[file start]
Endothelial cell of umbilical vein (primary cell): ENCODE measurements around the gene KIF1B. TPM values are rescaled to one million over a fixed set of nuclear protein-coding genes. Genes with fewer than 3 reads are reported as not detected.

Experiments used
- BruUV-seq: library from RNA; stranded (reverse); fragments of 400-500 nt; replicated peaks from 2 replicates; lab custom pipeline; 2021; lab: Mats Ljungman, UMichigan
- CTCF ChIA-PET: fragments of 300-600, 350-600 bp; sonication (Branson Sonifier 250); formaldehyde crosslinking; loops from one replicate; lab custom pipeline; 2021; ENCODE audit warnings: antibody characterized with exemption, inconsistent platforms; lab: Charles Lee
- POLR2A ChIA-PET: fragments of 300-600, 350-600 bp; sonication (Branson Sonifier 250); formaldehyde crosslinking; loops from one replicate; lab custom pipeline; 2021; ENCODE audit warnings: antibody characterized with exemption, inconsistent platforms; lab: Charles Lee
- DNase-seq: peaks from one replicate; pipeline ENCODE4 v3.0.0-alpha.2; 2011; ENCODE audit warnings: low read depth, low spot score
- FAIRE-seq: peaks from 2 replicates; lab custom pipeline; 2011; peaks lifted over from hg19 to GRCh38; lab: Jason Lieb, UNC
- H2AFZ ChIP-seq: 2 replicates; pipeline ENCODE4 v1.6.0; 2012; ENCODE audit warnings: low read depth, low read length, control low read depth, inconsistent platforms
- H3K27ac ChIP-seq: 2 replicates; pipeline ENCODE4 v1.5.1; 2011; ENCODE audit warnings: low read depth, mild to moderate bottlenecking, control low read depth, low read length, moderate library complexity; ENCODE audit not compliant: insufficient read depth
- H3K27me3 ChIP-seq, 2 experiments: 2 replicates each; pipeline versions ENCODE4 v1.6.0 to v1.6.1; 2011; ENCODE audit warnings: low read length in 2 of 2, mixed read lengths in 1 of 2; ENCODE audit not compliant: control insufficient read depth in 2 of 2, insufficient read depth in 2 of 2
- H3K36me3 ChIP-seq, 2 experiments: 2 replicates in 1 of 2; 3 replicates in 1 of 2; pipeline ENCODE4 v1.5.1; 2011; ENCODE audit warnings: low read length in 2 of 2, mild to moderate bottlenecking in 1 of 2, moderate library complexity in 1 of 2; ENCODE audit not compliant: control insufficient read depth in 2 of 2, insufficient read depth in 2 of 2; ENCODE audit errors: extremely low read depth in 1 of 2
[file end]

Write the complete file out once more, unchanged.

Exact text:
Endothelial cell of umbilical vein (primary cell): ENCODE measurements around the gene KIF1B. TPM values are rescaled to one million over a fixed set of nuclear protein-coding genes. Genes with fewer than 3 reads are reported as not detected.

Experiments used
- BruUV-seq: library from RNA; stranded (reverse); fragments of 400-500 nt; replicated peaks from 2 replicates; lab custom pipeline; 2021; lab: Mats Ljungman, UMichigan
- CTCF ChIA-PET: fragments of 300-600, 350-600 bp; sonication (Branson Sonifier 250); formaldehyde crosslinking; loops from one replicate; lab custom pipeline; 2021; ENCODE audit warnings: antibody characterized with exemption, inconsistent platforms; lab: Charles Lee
- POLR2A ChIA-PET: fragments of 300-600, 350-600 bp; sonication (Branson Sonifier 250); formaldehyde crosslinking; loops from one replicate; lab custom pipeline; 2021; ENCODE audit warnings: antibody characterized with exemption, inconsistent platforms; lab: Charles Lee
- DNase-seq: peaks from one replicate; pipeline ENCODE4 v3.0.0-alpha.2; 2011; ENCODE audit warnings: low read depth, low spot score
- FAIRE-seq: peaks from 2 replicates; lab custom pipeline; 2011; peaks lifted over from hg19 to GRCh38; lab: Jason Lieb, UNC
- H2AFZ ChIP-seq: 2 replicates; pipeline ENCODE4 v1.6.0; 2012; ENCODE audit warnings: low read depth, low read length, control low read depth, inconsistent platforms
- H3K27ac ChIP-seq: 2 replicates; pipeline ENCODE4 v1.5.1; 2011; ENCODE audit warnings: low read depth, mild to moderate bottlenecking, control low read depth, low read length, moderate library complexity; ENCODE audit not compliant: insufficient read depth
- H3K27me3 ChIP-seq, 2 experiments: 2 replicates each; pipeline versions ENCODE4 v1.6.0 to v1.6.1; 2011; ENCODE audit warnings: low read length in 2 of 2, mixed read lengths in 1 of 2; ENCODE audit not compliant: control insufficient read depth in 2 of 2, insufficient read depth in 2 of 2
- H3K36me3 ChIP-seq, 2 experiments: 2 replicates in 1 of 2; 3 replicates in 1 of 2; pipeline ENCODE4 v1.5.1; 2011; ENCODE audit warnings: low read length in 2 of 2, mild to moderate bottlenecking in 1 of 2, moderate library complexity in 1 of 2; ENCODE audit not compliant: control insufficient read depth in 2 of 2, insufficient read depth in 2 of 2; ENCODE audit errors: extremely low read depth in 1 of 2